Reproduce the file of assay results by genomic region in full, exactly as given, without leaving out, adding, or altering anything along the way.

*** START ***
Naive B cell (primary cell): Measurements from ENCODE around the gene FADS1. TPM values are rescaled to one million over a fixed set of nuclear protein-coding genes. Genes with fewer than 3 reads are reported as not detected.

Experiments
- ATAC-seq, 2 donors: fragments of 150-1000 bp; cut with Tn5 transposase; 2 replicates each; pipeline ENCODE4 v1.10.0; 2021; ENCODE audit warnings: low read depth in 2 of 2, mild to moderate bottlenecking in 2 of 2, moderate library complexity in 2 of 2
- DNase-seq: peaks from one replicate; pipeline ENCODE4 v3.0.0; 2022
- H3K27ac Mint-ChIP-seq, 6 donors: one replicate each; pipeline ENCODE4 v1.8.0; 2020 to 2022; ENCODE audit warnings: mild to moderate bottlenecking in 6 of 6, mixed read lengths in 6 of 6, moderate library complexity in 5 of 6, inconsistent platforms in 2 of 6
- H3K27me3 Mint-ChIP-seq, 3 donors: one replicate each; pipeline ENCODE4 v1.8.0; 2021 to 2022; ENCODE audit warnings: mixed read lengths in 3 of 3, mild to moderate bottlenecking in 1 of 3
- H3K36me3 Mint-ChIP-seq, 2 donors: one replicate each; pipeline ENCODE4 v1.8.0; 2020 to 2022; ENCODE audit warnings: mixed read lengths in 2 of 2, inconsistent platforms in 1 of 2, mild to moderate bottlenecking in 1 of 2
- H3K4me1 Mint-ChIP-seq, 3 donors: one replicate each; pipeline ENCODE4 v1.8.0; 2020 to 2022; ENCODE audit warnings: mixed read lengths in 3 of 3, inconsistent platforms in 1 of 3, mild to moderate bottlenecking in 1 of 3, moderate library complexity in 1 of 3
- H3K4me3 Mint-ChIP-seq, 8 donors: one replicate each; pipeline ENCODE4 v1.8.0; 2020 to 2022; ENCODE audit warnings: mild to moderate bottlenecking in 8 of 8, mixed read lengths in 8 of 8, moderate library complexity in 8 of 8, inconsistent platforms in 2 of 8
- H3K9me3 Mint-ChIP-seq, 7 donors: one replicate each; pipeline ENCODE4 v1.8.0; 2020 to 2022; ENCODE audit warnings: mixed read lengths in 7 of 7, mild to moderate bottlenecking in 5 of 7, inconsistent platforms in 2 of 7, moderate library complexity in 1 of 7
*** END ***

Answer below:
Naive B cell (primary cell): Measurements from ENCODE around the gene FADS1. TPM values are rescaled to one million over a fixed set of nuclear protein-coding genes. Genes with fewer than 3 reads are reported as not detected.

Experiments
- ATAC-seq, 2 donors: fragments of 150-1000 bp; cut with Tn5 transposase; 2 replicates each; pipeline ENCODE4 v1.10.0; 2021; ENCODE audit warnings: low read depth in 2 of 2, mild to moderate bottlenecking in 2 of 2, moderate library complexity in 2 of 2
- DNase-seq: peaks from one replicate; pipeline ENCODE4 v3.0.0; 2022
- H3K27ac Mint-ChIP-seq, 6 donors: one replicate each; pipeline ENCODE4 v1.8.0; 2020 to 2022; ENCODE audit warnings: mild to moderate bottlenecking in 6 of 6, mixed read lengths in 6 of 6, moderate library complexity in 5 of 6, inconsistent platforms in 2 of 6
- H3K27me3 Mint-ChIP-seq, 3 donors: one replicate each; pipeline ENCODE4 v1.8.0; 2021 to 2022; ENCODE audit warnings: mixed read lengths in 3 of 3, mild to moderate bottlenecking in 1 of 3
- H3K36me3 Mint-ChIP-seq, 2 donors: one replicate each; pipeline ENCODE4 v1.8.0; 2020 to 2022; ENCODE audit warnings: mixed read lengths in 2 of 2, inconsistent platforms in 1 of 2, mild to moderate bottlenecking in 1 of 2
- H3K4me1 Mint-ChIP-seq, 3 donors: one replicate each; pipeline ENCODE4 v1.8.0; 2020 to 2022; ENCODE audit warnings: mixed read lengths in 3 of 3, inconsistent platforms in 1 of 3, mild to moderate bottlenecking in 1 of 3, moderate library complexity in 1 of 3
- H3K4me3 Mint-ChIP-seq, 8 donors: one replicate each; pipeline ENCODE4 v1.8.0; 2020 to 2022; ENCODE audit warnings: mild to moderate bottlenecking in 8 of 8, mixed read lengths in 8 of 8, moderate library complexity in 8 of 8, inconsistent platforms in 2 of 8
- H3K9me3 Mint-ChIP-seq, 7 donors: one replicate each; pipeline ENCODE4 v1.8.0; 2020 to 2022; ENCODE audit warnings: mixed read lengths in 7 of 7, mild to moderate bottlenecking in 5 of 7, inconsistent platforms in 2 of 7, moderate library complexity in 1 of 7